We are pleased to make an edited version of this conversation available as the latest installment in the MOCRA Voices podcast. You can stream the podcast from our website, or subscribe to the podcast in the iTunes Store. Also be sure to check out the extensive Listening Guide, which delves further into the topics discussed and includes images of many of the pages from The Papercut Haggadah.

— David Brinker, Assistant Director

Frederick J. Brown memorial service now online

Frederick J. Brown addressing the attendees at the 1995 opening of his "The Life of Christ Altarpiece" at the Museum of Contemporary Religious Art (MOCRA), Saint Louis University, St. Louis, MIssouri.
Frederick J. Brown addressing the attendees at the 1995 opening of his “The Life of Christ Altarpiece” at the Museum of Contemporary Religious Art (MOCRA), Saint Louis University, St. Louis, MIssouri.

On July 10, 2012, a memorial service for the late painter Frederick J. Brown was held at Trinity Church on Wall Street in New York City. Fred’s wife Megan, daughter Sebastienne and son Bentley were in attendance, as well as numerous friends and colleagues. The service was led by Rev. Mark Bozzuti-Jones of Trinity Church, who also preached at the service. I was honored to serve as Assisting Priest.

The remembrances offered by Fred’s family, friends and colleagues (including Stanley Crouch, Lowery Stokes Sims,* Stephen Rosenberg, and Sherry Bronfman) made manifest a man who was deeply immersed in his heart, but not in a way that isolated him from others. Rather, his art expressed his full and passionate engagement with the people in his life and the movements and events of his time. His daughter Sebastienne shared a note she found in one of his sketchbooks, addressed to those he loved:

When you know I love you, my heart is full, and I love myself. Just to see a smile is enough to keep me afloat in the great sea of life, and I give it back as often as possible. You are my main source and reason to do great things, and to become as complete a human being as I am capable of being. Just remember that I love you.

The vitality of Fred’s life was celebrated in another way through the musical offerings of outstanding jazz musicians including Henry Threadgill and David Virelles, Oliver Lake, and Amina Claudine Myers. Jazz music and the artists who create it were a perennial subject in Fred’s art and an integral part of his life.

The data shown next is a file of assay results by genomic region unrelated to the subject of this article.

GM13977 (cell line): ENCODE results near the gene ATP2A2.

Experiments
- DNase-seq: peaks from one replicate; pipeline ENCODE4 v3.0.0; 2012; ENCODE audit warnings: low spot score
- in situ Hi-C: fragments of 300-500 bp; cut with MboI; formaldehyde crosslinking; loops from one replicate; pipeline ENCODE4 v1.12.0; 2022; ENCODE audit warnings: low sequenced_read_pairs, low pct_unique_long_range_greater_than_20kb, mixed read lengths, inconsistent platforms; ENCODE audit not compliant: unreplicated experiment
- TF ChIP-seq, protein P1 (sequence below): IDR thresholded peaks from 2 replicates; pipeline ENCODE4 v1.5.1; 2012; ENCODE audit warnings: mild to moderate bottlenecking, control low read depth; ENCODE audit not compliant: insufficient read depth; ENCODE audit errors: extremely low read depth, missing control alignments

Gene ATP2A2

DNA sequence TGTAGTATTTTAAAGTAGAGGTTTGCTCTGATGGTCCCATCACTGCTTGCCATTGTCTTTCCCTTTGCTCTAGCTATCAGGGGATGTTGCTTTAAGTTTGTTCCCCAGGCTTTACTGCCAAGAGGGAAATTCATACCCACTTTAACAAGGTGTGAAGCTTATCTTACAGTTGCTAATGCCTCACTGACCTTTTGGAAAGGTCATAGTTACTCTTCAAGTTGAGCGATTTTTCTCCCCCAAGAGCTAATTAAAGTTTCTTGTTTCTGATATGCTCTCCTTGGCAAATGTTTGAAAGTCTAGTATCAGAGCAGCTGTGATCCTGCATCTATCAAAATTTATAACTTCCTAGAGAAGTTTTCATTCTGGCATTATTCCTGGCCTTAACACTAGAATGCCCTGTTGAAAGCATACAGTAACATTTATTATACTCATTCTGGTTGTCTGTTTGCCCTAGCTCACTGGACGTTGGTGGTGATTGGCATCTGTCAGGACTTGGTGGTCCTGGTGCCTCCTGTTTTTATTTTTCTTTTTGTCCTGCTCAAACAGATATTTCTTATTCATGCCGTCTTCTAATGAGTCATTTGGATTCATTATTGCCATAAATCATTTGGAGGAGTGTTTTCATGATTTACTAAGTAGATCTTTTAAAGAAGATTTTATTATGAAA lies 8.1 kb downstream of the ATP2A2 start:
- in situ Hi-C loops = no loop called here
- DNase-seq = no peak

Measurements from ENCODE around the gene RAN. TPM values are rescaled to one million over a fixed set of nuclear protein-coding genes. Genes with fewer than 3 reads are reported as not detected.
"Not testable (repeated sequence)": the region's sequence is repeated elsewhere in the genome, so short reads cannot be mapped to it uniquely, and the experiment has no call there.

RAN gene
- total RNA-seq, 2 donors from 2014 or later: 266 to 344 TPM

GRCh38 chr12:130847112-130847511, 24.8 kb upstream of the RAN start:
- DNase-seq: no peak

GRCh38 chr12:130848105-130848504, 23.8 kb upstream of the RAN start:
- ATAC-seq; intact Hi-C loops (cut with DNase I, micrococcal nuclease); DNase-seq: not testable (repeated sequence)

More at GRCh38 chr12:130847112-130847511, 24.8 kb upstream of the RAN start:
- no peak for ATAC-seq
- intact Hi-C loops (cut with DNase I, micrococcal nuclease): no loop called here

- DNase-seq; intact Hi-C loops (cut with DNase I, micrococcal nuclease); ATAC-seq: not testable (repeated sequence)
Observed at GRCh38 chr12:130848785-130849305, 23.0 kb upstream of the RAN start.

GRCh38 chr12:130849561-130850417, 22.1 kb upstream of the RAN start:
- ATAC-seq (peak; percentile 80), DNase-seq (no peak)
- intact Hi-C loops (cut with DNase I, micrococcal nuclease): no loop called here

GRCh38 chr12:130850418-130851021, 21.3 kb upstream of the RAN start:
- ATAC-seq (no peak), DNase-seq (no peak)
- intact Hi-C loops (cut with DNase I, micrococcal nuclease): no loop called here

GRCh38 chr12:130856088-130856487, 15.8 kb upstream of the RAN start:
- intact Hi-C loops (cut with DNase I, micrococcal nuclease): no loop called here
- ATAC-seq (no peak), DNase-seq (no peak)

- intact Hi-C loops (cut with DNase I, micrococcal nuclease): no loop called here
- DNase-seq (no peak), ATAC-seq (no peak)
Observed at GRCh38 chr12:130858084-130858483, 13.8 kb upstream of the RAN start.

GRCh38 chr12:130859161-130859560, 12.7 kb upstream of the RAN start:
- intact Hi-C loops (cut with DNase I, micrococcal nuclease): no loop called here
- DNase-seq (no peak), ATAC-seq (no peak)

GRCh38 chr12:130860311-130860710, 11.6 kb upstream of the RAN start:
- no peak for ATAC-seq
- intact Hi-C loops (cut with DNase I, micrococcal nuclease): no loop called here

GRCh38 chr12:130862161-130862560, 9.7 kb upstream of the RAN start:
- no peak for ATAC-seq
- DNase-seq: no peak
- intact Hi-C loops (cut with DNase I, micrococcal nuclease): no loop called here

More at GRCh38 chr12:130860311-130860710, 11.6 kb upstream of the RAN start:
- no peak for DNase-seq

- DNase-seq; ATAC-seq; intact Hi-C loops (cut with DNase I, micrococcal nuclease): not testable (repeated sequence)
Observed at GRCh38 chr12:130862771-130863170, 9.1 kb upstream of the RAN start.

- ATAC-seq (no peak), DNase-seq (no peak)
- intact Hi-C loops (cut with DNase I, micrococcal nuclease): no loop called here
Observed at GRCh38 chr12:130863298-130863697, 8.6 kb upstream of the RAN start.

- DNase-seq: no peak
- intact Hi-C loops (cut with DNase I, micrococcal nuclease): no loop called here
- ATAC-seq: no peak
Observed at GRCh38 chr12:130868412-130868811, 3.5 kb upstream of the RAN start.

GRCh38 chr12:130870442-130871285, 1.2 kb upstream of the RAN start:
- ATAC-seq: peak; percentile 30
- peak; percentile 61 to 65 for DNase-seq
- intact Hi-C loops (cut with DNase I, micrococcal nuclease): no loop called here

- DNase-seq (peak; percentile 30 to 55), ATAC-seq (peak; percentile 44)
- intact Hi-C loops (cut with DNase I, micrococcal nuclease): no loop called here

Trinity Church has made a video of the service available on its website for a limited time. I encourage you to set aside some time to watch this tribute to an outstanding artist and human being. Watch the video here.

— Terrence E. Dempsey, SJ, Director

* Lowery Stokes Sims was unable to attend the service. Her remembrance was read by Jean-Claude Samuel.

A Tribute to Frederick J. Brown (1945–2012)

Frederick J. Brown (1945-2012)
Frederick J. Brown (1945–2012)

We at MOCRA were saddened to receive word that painter Frederick J. Brown passed away on May 5, 2012. The MOCRA staff extend our condolences to Fred’s wife Megan and his children Sebastienne and Bentley.

Born in 1945, Brown was one of America’s finest and most prolific expressionist artists. His paintings draw on many sources, including his African-American and Choctaw ancestry, his religious upbringing, and the folklore of the South. He referenced religious, historical and urban themes in his work, but was especially noted for his numerous portraits of jazz and blues artists. In fact, the connection between music and painting was a constant in Brown’s life and art. He called music “the catalyst for much of what I do” and frequently worked on a portrait while listening to the subject’s music. In a 2005 interview (cited in this remembrance by Judd Tully), Brown spoke about the vibrant New York cultural scene in the 1970s:

. . . you had these people all around you who were at the top of their game and of the avant garde scene and of the aesthetic thing. . . . Plus, right in front of me, I saw the work ethic. You could go to their studio or they could come to yours, and you could partake in whatever you wanted to partake in and discuss aesthetics at the highest level. You had all this kind of wisdom, information, feedback and back-and-forth.

Brown’s paintings show the influence of the German Expressionists and the American Abstract Expressionists, especially that of his mentor and friend, Willem de Kooning. He exhibited widely throughout the United States and abroad, and his paintings are in the permanent collections of the Metropolitan Museum of Art, the Smithsonian American Art Museum, and the White House. Kansas City’s Kemper Museum of Contemporary Art has extensive holdings of Brown’s work, including the ambitious The History of Art (1994–2000). The 110 interlocking paintings, surveying centuries of artistic styles filtered through Brown’s own unique vision, are permanently installed in the museum’s Café Sebastienne (named after Brown’s daughter). In 1988, Brown had the largest retrospective given a Western artist by the People’s Republic of China, and he was the first Western artist ever to have an exhibition at the Museum of the Chinese Revolution (now part of the National Museum of China) in Beijing’s Tienanmen Square.

I first encountered Brown’s work at the Metropolitan Museum of Art in the summer of 1985. There in the Met’s contemporary galleries was Brown’s large figurative expressionistic painting of the Ascension of Christ. Compositionally influenced by Raphael’s well-known Transfiguration of Christ, this 9-foot-tall painting commanded the entire gallery in the Metropolitan with its bold colors and confident brushwork.

Frederick J. Brown, The Ascension, 1982. Collection of the Metropolitan Museum of Art.
Frederick J. Brown, The Ascension, 1982. Collection of the Metropolitan Museum of Art.

Its vitality energized one of Christianity’s most frequently depicted subjects, with the top frame barely able to contain the rising Christ figure who bears the physical signs of his crucifixion. And I couldn’t ignore the bewildered man at the bottom of the canvas who stared out at me trying to understand what he is witnessing. With his eye contact he drew me as a viewer into this powerful event.